Invest in the best products and appliances you can afford.

 Air the property thoroughly between visits.

 Don’t forget corners, window ledges and picture rails.

 Clean behind and under furniture regularly.

 Check for unwashed cutlery, crockery and kitchenware.

 Clean the hob and fridge thoroughly after every visit and the oven once a month.

 Make sure the dishwasher and washing machine are clean and free of smells.

 Dry-clean duvets, blankets and covers every six months.

 Shake rugs as well as hoovering them.

 Deep-clean carpets, curtains and upholstery every year.

Sweep garden paths and patios, and wash down garden furniture.

All in working order

A well-maintained property makes a good impression and reduces potential for complaints from guests. Between visits, check everything is in working order and make any necessary repairs. Take note of any required major work and schedule a slot in your lettings calendar to have it done. In the winter and when the property is unoccupied for over a month, carry out regular checks on the heating, pipes and roof, and give the property a weekly airing.
If you can’t visit the property regularly you’ll need a handyman/caretaker to help with maintenance and to look after the property in your absence, especially if you’re away for a long time. Ask your handyman to carry out maintenance checks and give authorisation for repairs or work by third parties.

Make sure everything works always. Broken or mal- functioning equipment is almost always commented on in reviews.

A helping hand
Finding the right people to help you isn’t always easy when you’re new to a place, particularly in a foreign country. Ask around for local recommendations and if necessary, check references or use the services of professionals. The Property Services Directory allows you to search for companies offering services ranging from air conditioning to wifi in countries including England, Wales, France, Italy, Portugal and Spain.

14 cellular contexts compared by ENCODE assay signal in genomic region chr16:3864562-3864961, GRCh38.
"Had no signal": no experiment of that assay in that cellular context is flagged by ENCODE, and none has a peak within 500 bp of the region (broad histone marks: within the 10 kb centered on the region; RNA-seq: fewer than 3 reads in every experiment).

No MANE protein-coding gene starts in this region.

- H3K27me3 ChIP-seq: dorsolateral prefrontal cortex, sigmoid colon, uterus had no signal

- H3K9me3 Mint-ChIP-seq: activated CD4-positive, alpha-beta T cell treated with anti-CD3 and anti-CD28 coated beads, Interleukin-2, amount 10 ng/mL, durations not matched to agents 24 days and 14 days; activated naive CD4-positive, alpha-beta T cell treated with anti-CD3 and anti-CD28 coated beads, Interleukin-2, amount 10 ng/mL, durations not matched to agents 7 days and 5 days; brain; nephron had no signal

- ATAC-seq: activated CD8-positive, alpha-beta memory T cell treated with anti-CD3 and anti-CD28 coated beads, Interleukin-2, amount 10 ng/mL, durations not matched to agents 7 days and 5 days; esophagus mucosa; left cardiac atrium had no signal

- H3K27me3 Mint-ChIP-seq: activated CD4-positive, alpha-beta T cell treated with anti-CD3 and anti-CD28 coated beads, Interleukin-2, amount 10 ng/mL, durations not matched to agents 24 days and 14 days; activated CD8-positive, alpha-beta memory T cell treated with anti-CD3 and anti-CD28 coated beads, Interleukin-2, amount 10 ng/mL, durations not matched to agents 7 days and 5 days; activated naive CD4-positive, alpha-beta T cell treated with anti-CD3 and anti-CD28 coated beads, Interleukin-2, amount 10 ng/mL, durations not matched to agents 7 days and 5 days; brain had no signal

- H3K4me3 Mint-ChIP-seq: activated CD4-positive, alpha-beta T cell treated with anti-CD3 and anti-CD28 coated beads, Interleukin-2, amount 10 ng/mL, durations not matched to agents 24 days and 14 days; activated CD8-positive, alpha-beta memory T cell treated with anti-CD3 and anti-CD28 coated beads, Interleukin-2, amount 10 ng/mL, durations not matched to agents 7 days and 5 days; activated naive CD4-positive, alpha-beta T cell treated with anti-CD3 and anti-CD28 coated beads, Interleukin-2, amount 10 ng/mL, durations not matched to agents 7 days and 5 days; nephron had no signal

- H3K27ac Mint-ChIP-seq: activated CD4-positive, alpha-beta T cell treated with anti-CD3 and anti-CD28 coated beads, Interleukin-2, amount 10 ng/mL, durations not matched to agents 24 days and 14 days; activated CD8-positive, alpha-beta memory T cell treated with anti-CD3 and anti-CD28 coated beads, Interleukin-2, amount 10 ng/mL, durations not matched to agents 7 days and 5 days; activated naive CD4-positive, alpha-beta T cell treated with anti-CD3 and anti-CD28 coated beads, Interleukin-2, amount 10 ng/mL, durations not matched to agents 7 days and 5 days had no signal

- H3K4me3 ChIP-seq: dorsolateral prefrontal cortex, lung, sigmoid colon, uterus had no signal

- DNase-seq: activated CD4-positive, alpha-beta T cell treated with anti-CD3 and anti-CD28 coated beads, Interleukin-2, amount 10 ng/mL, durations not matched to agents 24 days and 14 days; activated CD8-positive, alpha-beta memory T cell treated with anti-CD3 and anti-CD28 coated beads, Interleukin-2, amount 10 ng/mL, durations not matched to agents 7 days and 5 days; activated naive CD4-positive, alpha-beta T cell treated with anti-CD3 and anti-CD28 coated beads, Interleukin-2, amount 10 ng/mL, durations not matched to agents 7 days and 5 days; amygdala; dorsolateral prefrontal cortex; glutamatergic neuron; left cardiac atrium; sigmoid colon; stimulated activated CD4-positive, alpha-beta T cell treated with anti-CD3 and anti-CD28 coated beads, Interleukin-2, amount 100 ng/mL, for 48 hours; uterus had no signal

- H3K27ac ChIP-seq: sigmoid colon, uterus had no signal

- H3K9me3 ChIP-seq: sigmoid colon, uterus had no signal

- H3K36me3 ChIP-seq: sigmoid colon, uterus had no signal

Repair cracks and damage to paintwork and tiles.

 Remove all clutter and give each room a thorough clean – you’ll be surprised how much brighter and bigger everything looks.

 Revamp your kitchen with new cabinet knobs and curtains, and a coat of neutral paint on the walls.

 Brighten up your bathroom with a set of new towels in a vibrant colour.


 Give your front door a new lease of life with a fresh coat of paint.

 Display some showy annuals in pots or hanging baskets outside your front door. Change them every season.

 Keep your outside space looking neat and tidy – edge the lawn and flower beds, trim hedges and sweep up leaves.

 Repair cracks on outside walls, patios, steps and walkways. Remove peeling paint from doors and windows.

Holiday Property Maintenance